The Idiot

The Idiot by Fyodor Dostoevsky 1868 / Kindle
translated by Constance Garnett (and I’m sure there are better translations! )

I read The Idiot once before – I think I listened to it several years ago – so I was kind of primed for a good read.  The first time there was so much going on, so many names, so many speeches,  that I had a hard time keeping track of everything.  This time the characters were pretty much my main focus.  (I think I got the main theme and most of the plot the first time round but …)

What is the main theme?  I think it’s that even an almost Christ-like man would not be able to function in a world so horrendously ridden with greed and corruption.  It’s all about money, power and sex.    There is no way to be “pure” in the real world.   If you come close, as Myshkin did (or tried to),  you will be crucified – like Christ.

The Idiot:  Main Characters  (and plot more or less):

*  Prince Lyov Nikolayevitch Myshkin  A very nice looking young man – age 25 or so.  He’s just been released from an asylum in Switzerland and continues to have problems with epilepsy, some sickliness and feeble-mindedness.  He’s called the idiot but really seems to have some other kind of perception.  He’s an orphan and come to find his only living relative – Madame Epanchin who was a Myshkin prior to her marriage.  He also finds out he has inherited a large fortune –  which turns out to be less than was first believed but he doesn’t care.  Myshkin is not in it for the money.

Myshkin falls in love with two women,  both beautiful and temperamental.  One is the lover of Myshkin’s new friend Rogozhin, the other the daughter of his distant relative, Aglaia Epanchin.   Myshkin knows only agape love,  Christ-type love, platonic love. Myshkin is not in it for the sex.

Myshkin believes everyone is basically good – few exceptions.  He is naive and kind of hopeless.  He does have strong philosophical views.  He makes friends with almost everyone.  Mishkin is not in it for the power.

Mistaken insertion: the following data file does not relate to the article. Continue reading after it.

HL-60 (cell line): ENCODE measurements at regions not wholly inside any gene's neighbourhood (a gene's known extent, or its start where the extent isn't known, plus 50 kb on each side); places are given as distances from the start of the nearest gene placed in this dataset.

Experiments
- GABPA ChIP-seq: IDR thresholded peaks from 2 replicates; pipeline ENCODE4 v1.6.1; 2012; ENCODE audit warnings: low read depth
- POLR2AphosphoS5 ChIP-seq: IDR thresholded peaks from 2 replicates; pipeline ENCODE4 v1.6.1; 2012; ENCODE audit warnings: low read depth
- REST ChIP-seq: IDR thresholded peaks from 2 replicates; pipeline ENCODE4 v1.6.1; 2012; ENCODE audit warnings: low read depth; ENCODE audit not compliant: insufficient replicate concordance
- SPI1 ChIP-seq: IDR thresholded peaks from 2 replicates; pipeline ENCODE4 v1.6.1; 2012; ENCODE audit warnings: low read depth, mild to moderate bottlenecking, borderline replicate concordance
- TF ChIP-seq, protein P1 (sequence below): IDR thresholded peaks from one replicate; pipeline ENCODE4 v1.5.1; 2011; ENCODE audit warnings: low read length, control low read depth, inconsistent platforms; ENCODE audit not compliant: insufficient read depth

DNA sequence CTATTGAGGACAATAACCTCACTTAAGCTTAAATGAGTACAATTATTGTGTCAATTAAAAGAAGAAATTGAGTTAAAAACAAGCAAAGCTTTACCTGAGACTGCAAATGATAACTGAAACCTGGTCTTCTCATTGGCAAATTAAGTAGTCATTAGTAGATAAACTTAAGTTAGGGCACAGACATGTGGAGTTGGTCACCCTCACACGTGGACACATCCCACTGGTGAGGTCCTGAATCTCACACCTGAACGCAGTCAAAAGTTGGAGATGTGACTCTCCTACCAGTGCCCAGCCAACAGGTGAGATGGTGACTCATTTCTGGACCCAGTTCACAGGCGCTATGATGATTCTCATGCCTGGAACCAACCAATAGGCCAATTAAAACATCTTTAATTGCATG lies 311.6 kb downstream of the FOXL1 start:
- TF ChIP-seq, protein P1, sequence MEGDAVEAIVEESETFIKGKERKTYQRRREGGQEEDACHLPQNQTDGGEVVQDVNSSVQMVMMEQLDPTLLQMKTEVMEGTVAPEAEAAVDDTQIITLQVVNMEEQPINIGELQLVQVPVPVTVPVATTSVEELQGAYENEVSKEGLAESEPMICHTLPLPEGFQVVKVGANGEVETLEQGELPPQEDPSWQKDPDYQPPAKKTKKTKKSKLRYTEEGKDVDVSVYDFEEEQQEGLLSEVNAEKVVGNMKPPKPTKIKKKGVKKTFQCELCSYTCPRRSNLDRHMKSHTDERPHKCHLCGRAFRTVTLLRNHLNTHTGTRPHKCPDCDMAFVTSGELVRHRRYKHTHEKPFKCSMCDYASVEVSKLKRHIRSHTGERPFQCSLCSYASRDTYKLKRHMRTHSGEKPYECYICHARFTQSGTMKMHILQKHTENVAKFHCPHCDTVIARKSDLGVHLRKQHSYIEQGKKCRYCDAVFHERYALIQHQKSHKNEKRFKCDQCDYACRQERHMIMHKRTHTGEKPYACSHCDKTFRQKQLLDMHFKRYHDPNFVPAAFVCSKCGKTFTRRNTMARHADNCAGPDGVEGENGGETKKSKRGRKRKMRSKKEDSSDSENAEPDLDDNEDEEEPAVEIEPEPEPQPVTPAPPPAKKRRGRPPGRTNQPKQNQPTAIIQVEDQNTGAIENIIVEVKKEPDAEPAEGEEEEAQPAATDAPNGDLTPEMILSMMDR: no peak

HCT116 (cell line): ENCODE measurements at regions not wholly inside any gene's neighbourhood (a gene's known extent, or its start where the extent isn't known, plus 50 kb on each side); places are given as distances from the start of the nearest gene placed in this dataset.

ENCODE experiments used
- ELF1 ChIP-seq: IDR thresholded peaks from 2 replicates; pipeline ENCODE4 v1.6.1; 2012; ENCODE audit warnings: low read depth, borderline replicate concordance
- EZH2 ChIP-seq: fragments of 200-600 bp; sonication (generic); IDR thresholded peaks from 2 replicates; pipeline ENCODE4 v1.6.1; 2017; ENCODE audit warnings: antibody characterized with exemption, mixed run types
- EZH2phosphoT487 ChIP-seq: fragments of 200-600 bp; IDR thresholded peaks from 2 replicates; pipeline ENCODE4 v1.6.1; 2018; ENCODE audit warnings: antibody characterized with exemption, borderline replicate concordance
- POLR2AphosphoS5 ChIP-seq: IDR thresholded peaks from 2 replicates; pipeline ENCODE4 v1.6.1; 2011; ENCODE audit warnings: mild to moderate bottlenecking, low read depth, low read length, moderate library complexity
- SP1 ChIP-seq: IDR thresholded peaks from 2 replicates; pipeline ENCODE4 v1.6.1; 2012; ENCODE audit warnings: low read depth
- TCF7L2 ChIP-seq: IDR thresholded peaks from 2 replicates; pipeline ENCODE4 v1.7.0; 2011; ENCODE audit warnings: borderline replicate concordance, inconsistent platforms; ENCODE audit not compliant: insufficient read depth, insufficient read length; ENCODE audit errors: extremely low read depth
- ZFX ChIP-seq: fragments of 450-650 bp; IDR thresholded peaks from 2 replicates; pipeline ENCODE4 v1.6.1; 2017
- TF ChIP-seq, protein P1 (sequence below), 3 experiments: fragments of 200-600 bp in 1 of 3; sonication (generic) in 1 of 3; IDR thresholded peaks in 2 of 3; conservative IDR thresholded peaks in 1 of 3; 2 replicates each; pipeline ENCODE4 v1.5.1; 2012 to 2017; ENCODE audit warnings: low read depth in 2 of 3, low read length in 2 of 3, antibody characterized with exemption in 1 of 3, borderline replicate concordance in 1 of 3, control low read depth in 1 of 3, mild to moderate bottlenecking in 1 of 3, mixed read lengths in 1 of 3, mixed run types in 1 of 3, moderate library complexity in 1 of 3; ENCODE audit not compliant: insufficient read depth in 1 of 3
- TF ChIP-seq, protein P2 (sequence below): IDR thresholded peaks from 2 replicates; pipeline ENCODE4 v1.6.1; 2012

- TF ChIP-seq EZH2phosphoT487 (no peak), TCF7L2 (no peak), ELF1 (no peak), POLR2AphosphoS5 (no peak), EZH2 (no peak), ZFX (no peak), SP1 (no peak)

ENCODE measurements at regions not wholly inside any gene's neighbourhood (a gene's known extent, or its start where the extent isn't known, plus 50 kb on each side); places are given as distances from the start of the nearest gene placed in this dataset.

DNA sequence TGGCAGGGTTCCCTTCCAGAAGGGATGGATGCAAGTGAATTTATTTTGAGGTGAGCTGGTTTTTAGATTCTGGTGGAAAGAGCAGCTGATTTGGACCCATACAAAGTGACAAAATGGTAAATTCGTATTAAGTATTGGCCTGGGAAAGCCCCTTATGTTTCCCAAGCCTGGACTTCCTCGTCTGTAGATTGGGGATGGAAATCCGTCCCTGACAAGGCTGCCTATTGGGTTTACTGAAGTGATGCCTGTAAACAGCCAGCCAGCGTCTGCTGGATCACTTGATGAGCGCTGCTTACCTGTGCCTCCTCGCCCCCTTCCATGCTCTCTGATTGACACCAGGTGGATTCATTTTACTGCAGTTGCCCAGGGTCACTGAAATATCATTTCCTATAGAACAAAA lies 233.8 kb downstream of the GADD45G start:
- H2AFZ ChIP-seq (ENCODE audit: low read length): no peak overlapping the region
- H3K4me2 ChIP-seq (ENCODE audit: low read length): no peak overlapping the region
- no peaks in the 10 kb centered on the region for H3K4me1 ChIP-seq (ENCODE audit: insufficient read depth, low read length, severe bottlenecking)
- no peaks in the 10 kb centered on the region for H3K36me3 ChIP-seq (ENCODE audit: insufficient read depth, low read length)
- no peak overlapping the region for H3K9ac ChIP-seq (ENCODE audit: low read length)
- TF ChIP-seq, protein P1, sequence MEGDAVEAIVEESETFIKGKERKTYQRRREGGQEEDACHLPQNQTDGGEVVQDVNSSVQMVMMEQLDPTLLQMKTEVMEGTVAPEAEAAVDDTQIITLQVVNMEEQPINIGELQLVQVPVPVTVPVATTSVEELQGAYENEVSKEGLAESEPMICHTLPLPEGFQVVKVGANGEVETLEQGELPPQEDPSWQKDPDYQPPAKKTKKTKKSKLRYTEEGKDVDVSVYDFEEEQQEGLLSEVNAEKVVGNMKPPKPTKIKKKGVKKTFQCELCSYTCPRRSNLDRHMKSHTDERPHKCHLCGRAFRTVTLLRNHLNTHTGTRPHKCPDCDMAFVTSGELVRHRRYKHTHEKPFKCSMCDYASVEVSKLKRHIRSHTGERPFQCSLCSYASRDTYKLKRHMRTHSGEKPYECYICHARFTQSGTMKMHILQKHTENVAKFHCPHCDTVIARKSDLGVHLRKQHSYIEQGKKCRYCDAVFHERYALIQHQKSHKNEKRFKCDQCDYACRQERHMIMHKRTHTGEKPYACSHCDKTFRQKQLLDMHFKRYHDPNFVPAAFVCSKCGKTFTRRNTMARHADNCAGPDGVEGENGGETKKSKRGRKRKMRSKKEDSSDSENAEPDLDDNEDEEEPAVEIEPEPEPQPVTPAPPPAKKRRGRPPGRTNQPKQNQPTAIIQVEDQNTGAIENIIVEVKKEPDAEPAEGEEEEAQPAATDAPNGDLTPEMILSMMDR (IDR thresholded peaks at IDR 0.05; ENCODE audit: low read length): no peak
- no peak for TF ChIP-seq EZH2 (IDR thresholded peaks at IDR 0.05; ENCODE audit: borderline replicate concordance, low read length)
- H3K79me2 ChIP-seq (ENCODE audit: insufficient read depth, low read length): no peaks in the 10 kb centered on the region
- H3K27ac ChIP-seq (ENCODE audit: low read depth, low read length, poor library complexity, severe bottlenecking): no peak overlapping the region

*  Parfyon Semyonovitch Rogozhin meets Myshkin on the train.  They are about the same age but quite different – Rogozhin is a bit heavy,  has quite a lot of money and is impulsive – a bit violent.   Rogozhin and Myshkin exchange crosses – this is highly symbolic because after this Myshkin seems to take on the sins of the world in some way – become like the others (but different) – reflect their sins.  Meanwhile,  it really doesn’t do Rogozhin much good to wear the tin cross from Myshkin.

They become friends but there is always tension because Rogozhin thinks Myshkin loves Nastasya,  his girlfriend.

*  Nastasya Filippovna Barashkov is also in her mid-twenties.  She was orphaned and a man named Totsky took her in but used her sexually as she grew up.  Nastasya wants to go with Myshkin but is afraid of Rogozhin and also afraid of what she will do to a gentle soul like Myshkin –  she really feels unloveable,  and acts out behind that.   But she feels forgiven and loved by Myshkin.  She goes back and forth deciding.

*  Aglaia Epanchin is Madame and General Epanchan’s youngest daughter,  about 20-years old.  She is spoiled,  says whatever she thinks but really wants to please her family.  She loves Myshkin for his gentle ways but is not quite able to put her selfishness aside.  Many other men are in love with her.